U.N. Security Council members unanimously condemned Zimbabwe's government Monday, saying it has waged a "campaign of violence" against its opponents that has made it "impossible" to hold a fair presidential election.

The 15-nation council said it "condemns the campaign of violence against the political opposition ahead of the second round of presidential elections," resulting in the killing of scores of opposition activists and other Zimbabweans.

Council members also warned that the violence and restrictions on opposition activists imposed by the government of Zimbabwean leader Robert Mugabe "have made it impossible for a free and fair election to take place" on Friday.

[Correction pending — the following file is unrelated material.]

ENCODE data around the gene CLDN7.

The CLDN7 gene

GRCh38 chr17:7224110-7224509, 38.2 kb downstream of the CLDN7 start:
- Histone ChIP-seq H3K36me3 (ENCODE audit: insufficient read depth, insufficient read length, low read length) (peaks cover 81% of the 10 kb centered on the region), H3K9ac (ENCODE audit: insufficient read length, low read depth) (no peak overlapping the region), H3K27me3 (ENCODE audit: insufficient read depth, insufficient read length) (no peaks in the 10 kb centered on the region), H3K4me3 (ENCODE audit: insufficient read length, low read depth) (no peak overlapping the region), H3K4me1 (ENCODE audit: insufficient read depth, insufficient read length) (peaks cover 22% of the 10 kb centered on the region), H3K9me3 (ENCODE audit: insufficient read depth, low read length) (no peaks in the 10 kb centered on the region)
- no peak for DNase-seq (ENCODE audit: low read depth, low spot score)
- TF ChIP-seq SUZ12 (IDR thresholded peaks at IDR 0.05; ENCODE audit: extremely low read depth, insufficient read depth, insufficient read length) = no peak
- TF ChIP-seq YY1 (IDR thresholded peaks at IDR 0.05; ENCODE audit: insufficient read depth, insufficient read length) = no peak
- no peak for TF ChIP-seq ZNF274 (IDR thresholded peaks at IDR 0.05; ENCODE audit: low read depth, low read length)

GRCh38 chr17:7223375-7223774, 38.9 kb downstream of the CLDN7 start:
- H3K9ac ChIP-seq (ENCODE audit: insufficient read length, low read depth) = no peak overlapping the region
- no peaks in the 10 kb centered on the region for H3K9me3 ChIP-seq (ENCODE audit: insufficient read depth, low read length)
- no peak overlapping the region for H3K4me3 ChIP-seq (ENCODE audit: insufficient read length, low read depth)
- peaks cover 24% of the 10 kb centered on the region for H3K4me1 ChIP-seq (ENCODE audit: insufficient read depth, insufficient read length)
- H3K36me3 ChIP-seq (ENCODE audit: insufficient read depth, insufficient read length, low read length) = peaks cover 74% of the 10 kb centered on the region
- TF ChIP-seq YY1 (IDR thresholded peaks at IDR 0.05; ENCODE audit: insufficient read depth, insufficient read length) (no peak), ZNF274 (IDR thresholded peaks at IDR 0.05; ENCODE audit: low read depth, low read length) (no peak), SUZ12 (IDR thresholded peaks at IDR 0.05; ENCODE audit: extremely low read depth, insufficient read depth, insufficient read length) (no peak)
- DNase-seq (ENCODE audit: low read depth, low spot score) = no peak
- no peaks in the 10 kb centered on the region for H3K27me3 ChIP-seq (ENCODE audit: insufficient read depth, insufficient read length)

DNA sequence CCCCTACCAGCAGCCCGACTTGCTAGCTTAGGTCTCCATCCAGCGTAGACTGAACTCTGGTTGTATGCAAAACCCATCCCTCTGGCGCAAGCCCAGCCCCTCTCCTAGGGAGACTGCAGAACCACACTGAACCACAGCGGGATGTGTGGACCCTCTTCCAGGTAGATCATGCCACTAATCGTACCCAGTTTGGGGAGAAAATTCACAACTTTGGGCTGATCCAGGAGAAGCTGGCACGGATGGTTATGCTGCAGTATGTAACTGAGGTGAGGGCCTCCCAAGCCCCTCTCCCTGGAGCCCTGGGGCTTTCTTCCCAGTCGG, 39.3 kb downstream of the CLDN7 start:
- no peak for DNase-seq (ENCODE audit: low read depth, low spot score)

But the U.N. Zimbabwean Ambassador Boniface Chidyausiku said the election would proceed Friday nonetheless.

Western powers, outraged at the turmoil in Zimbabwe, also tried but failed to include language asserting Zimbabwean opposition leader Morgan Tsvangirai should be considered the legitimate president, until another fair election can be held.